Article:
Pitchers Campbell, Knight surge during fall baseball

By: Dudley E. Dawson
Published: Thursday, October 27, 2016
Arkansas starter Isaiah Campbell delivers against Creighton Tuesday, April 19, 2016, during the second inning at Baum Stadium in Fayetteville.
Photo by Andy Shupe
Arkansas starter Isaiah Campbell delivers against Creighton Tuesday, April 19, 2016, during the second inning at Baum Stadium in Fayetteville.

— Arkansas may have a dynamic duo of starting pitchers in 2017, but it might not feature the two some fans expected.

Razorback head coach Dave Van Horn said Thursday that sophomores Isaiah Campbell (6-4, 230) and Blaine Knight (6-3, 165) surged to the top of the rotation during fall baseball.

“With Isaiah Campbell and Blaine Knight, I feel like those two pitched well enough this fall that it would be hard not to start them, if we started this week,” Van Horn said.

“… Just because of their stuff more than anything. They both were pretty electric this fall. They're both bigger and better through some development.”

Campbell was 3-1 with a 3.60 ERA last season while starting six of the 13 games he appeared in, pitching a total of 31 2/3 innings - fifth most on the team - and fanning 31 batters.

“I think Campbell went out this summer and just did a tremendous job playing in the California Collegiate Summer League. Made the all-star team. I think he was the league leader in wins, had really good numbers.

“So I think his confidence took off. He took a month off, got back in here, has rested and throwing the ball 95 mph pretty consistently. He might have gone a couple of miles an hour harder than that in the Fall World Series. A couple of pitches up to 96-97. I don't expect him to pitch there, but I do believe if he's in shape and he's healthy, he should be able to pitch 93, 95, 96.”

Knight started seven of the 18 games that he appeared in while going 2-1 with a 2.98 ERA, the lowest on the team among pitchers with over 10 appearances.

He threw 48 1/3 innings, allowing just 57 hits, 16 earned runs and 14 walks while striking out 46 batters.

“We sent him home to rest and lift weights and eat and gain some weight and some strength and he did it,” Van Horn said. "... It's not all about velocity. Campbell can pitch. He's got good secondary stuff and Blaine does as well.

“(Knight) was 94, 95, 96 a lot this fall. With a pretty good slider. Get that change up rolling a little bit. I think what stood out, what separated those guys is they throw a lot of strikes. They can throw secondary pitches for strikes. They can throw breaking pitches, off-speed pitches when they're behind in the count.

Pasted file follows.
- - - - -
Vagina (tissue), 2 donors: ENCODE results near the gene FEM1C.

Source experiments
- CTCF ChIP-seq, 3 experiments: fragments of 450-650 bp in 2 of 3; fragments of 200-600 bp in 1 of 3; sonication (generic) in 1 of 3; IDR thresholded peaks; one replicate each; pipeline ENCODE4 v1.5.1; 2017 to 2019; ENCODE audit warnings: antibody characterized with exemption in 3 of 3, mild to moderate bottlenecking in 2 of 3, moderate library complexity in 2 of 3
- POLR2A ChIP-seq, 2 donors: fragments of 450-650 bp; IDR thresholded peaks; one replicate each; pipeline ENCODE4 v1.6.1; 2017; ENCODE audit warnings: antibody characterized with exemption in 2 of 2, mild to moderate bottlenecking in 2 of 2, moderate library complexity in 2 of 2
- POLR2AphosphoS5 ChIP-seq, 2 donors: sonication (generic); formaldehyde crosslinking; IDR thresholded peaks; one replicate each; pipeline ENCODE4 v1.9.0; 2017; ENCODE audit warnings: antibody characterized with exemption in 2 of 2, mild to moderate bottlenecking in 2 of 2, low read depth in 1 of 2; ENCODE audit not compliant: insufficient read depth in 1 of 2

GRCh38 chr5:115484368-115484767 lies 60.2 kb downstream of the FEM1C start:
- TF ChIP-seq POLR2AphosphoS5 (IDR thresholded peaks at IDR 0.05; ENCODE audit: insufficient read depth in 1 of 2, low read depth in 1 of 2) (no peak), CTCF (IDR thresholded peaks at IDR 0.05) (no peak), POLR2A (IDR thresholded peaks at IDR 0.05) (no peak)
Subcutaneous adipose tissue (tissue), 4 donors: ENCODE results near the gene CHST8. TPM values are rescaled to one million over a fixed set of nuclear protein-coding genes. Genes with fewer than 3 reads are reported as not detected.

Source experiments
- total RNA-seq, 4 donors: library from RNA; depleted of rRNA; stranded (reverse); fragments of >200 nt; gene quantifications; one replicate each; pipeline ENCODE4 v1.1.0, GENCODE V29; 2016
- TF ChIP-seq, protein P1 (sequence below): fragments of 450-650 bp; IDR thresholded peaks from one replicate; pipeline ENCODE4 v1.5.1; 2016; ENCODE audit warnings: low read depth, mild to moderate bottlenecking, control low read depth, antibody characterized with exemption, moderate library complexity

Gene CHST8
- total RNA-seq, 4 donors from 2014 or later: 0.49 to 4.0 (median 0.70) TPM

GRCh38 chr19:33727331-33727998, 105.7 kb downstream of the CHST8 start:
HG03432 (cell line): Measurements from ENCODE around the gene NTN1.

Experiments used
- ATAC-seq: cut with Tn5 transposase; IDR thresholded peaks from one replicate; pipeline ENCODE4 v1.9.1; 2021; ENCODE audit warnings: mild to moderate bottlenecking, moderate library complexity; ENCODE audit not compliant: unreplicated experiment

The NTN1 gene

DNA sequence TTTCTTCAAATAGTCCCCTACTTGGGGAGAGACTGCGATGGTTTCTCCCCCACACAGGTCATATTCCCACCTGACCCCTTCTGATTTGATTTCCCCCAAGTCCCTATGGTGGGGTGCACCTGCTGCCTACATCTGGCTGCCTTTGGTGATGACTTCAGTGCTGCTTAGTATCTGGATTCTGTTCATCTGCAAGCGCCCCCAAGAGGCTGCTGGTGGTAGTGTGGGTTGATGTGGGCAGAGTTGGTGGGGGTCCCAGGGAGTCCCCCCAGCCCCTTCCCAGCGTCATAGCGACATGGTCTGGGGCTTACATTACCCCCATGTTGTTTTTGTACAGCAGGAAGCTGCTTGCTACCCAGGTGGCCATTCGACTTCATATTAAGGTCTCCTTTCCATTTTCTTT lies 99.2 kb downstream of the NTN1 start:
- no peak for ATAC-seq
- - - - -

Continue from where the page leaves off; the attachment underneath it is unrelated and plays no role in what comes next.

“They just kind of show you that they look like they're going to be ready to pitch in the SEC.”

Arkansas outfielder Luke Bonfield agrees.

“Blaine’s stuff moves more side-to-side and Isaiah, he throws in the high 90s and his ball is straight downhill so you have no chance of hitting it if he locates it at the knees," Bonfield said. "You have to make him get the ball up. It has been impressive. They are top of the line SEC guys.”

Campbell was clocked at up to 97 miles per hour this summer, but is likely to pitch mostly in the 93-95 range per Van Horn.

“This summer I just got after it really good in the weight room, just getting stronger and faster and getting my body in better shape so I could throw harder and keep it up for a whole game,” Campbell said.

It appears he has benefitted greatly from working with new Arkansas pitching coach Wes Johnson.

“Since this (fall) season started, Coach Johnson has helped a lot with his circuits we do getting our legs stronger and our arm prepared. That is definitely a big key to my gain in velocity,” Campbell said.

“He (Johnson) is great, love him. He is just big into velocity and having confidence in everything you do. If you are confident in all your pitches, you are going to be a great pitcher.”

Van Horn mentioned transfer Trevor Stephen and Barrett Loeseke as possible closing candidates.

“As far as a true closer, I don't know who that is yet,” Van Horn said. “We have a transfer Trevor Stephen who has a big arm, a mid-90s arm. Maybe a little more. We thought might be a closer type, but we kind of like him starting. We started him a couple of times and he was able to go five and six innings. He throws a lot of strikes for a big kid, 6-5, 230. So I don't know exactly.

“Barrett Loeske may be our closer. He was up to 94, 95 in our little Cardinal and White World Series at the end of the fall. There's a couple of others in there. I think those roles will evolve.”

Pitchers Keaton McKinney and Dominic Taccolini had subpar years last season after both coming off injuries.

“We have those two pitchers that have a lot of experience that are coming off of what they would probably tell you were sub-par years for them,” Van Horn said. “They’re ready to really contribute. I think McKinney could get a starting job. I think Taccolini could as well. But he also might be a middle reliever. Could maybe close some games.

“Both of them might do a little of both early, until we get it figured out. So, unfortunately we can't just continue to practice and practice until Christmas, especially with this great weather. We might be able to answer those questions a little bit more. We'll have those answered, hopefully by the time we start conference play anyway.”


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